St. Lucy, St. Augustine Lent giving program encourages community involvement
St. Clair Shores — Giving alms to the poor is an act as old as the church itself.
Jesus commanded his disciples to give to the poor, and throughout the church’s history, gathering resources for the less fortunate has been a priority.
But during Lent, that priority is highlighted, as Catholics through prayer and fasting call to mind those less fortunate and make an extra effort during the Lenten season to stand in solidarity with the poor.
For the final story in the #LiveYourBestLent series, The Michigan Catholic highlights the work of Fr. James Commyn, whose current and former parishes, St. Lucy in St. Clair Shores and St. Augustine in Richmond, respectively, take up a second collection during Mass for a parish Lenten giving program.
“It was a program that started in my last assignment at St. Augustine’s in Richmond by Donna Belli, the Christian Service Program leader there,” Fr. Commyn said. “We do it every Lent, taking up a separate collection for the six Sundays of Lent and then usually we do it for an extra Sunday on Easter.”
Fr. Commyn said all the money is pooled together, then an alms committee is assembled with someone from the Christian service commission, the finance council, Fr. Commyn and two parishioners chosen at-large.
“We try to get two different people from the parish every year,” said Fr. Commyn. “We usually meet sometime before Pentecost and spend an evening together to discuss and divide up the money.”
In 2016, St. Lucy donated approximately $5,000 to 16 different nonprofits, and in 2015, the parish gave away $6,400.
Some examples of nonprofit beneficiaries of last year’s Lenten collection include: Macomb Food Program, Good Shepherd Coalition, St. Margret’s McWarm Program, Gianna House, St. Pio’s Baby Closet, World Water Relief, Hope Smiles and World Medical Relief.
Belli, chairperson of the Christian Service commission at St. Lucy, says the group tries to spread out the money and impact of the program as much as possible.
“We try to give to local, national and international, making it all well-rounded,” Belli said. “We get requests during the year, dividing up the committee and looking up the company or agency and try to discern which specific needs we can meet.”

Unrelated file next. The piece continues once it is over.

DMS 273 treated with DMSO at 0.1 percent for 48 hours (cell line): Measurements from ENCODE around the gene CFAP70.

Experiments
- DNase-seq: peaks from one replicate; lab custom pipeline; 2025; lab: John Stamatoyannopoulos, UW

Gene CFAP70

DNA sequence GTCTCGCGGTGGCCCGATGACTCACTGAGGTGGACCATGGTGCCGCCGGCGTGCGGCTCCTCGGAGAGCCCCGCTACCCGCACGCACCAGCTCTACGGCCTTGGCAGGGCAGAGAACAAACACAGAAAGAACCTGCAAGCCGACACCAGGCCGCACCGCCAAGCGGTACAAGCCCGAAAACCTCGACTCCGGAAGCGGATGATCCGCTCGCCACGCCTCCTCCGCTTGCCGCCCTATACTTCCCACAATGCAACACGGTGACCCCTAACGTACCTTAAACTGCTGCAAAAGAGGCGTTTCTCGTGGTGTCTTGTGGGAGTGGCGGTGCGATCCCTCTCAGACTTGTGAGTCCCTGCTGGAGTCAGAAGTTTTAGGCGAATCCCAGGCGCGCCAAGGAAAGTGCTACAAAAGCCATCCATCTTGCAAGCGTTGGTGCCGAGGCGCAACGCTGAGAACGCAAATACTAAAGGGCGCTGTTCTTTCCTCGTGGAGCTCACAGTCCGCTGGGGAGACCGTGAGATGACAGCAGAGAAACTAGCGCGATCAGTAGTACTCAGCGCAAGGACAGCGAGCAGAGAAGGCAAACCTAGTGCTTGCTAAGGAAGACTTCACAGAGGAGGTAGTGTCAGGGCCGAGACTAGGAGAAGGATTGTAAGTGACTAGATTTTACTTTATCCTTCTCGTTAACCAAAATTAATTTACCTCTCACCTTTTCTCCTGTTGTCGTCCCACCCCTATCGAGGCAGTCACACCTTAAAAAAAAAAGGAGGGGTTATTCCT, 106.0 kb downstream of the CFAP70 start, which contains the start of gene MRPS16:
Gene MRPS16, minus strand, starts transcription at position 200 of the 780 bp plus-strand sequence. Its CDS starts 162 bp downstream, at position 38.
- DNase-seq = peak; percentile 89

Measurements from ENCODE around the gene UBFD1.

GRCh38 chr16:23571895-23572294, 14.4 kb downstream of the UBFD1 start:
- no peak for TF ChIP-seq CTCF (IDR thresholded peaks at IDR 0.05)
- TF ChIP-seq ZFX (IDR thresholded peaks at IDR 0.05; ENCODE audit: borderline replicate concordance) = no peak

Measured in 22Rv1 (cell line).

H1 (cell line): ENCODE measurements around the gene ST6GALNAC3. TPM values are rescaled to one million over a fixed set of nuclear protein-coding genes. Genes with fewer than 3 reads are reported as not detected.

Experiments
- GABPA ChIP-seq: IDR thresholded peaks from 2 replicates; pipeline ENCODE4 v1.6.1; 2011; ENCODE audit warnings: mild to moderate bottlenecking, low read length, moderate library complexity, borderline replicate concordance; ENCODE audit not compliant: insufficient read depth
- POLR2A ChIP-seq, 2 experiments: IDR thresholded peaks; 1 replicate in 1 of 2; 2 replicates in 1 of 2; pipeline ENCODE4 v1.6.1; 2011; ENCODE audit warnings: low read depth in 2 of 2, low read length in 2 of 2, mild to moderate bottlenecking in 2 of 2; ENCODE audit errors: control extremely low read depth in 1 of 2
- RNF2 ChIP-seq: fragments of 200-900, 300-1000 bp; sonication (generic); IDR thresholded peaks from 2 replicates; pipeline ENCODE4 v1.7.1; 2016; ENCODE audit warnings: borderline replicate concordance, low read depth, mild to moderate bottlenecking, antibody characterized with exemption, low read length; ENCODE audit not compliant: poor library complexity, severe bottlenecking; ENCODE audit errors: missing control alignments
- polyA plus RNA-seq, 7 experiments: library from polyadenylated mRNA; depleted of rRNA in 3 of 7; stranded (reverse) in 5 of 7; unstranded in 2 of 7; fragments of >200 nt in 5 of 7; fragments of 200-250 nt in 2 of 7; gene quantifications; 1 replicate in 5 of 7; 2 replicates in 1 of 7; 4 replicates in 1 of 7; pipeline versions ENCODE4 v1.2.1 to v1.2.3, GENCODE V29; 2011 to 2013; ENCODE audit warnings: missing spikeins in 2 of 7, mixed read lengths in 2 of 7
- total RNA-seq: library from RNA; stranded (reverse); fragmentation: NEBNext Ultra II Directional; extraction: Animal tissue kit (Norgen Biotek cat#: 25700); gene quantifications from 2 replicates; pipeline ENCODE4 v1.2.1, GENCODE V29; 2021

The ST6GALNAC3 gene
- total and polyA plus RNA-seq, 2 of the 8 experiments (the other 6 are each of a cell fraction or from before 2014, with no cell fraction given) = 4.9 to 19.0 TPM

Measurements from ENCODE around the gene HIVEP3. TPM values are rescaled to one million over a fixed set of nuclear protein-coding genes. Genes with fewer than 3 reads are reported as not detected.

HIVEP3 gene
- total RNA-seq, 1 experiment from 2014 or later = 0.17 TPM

Sal and Debbie Lamilza served on the Lenten giving committee in 2015, an experience Sal said made him and his wife feel “more involved with the parish.
“We were nominated or recommended by somebody in the parish, probably an anonymous person,” Sal Lamilza said. “We never served on a committee or parish council before, but we and some other people in the community who were new brought a fresh perspective on places in need in the area.”
Lamilza said opening the committee to the “everyday parishioner” helps the parish reach out to the community and makes the people in the pews feel more involved in the parish’s Lenten project.
“This program recognizes the people in the church, getting them to interact with the parish directly,” Lamilza said. “It also promotes future endeavors, because you feel more involved. It creates a more personal feeling with the parish. To me, it seems we try to do a lot of good with the limited amount of resources we have, and people respond to that.”
As part of The Michigan Catholic’s #LiveYourBestLent campaign, we offered readers a chance to purchase a subscription to The Michigan Catholic and give a subscription to a person in need. The Michigan Catholic reached out to a reader who participated in the alms-giving initiative to ask for whom and why did they purchase a subscription this Lent.
“My wife and I were coming out of Mass at the seminary and we saw the display there,” said Chris Rizik of Our Lady of Victory Parish in Northville, who bought a subscription for his mother-in-law, Betty Grik of Plymouth. “There is a lot of bad news and information that goes into our bodies. We felt like, this is something we do want to put in our bodies. We got a subscription for ourselves, and we thought my mother-in-law would enjoy it too.
“One thing we are doing to live our best Lent is to continuously reflect, reserving more time for perpetual adoration. Making more of a commitment to not let the day get away from me without praying.”
This is the third of three articles about the three pillars of Lent: prayer, fasting and almsgiving. For more #LiveYourBestLent content, visit. www.themichigancatholic.org/lent.
The Michigan Catholic on Facebook: Four tips for a joyful Easter
You’ve lived your best Lent, now get ready to live your best Easter! Follow The Michigan Catholic on Facebook to see a short video with four quick tips for entering into a joyful Easter season from Fr. Patrick Gonyeau, regional coordinator for evangelization for the Archdiocese of Detroit. And don’t forget to pick up the next issue of The Michigan Catholic to find more ways to feed your faith during this holy season.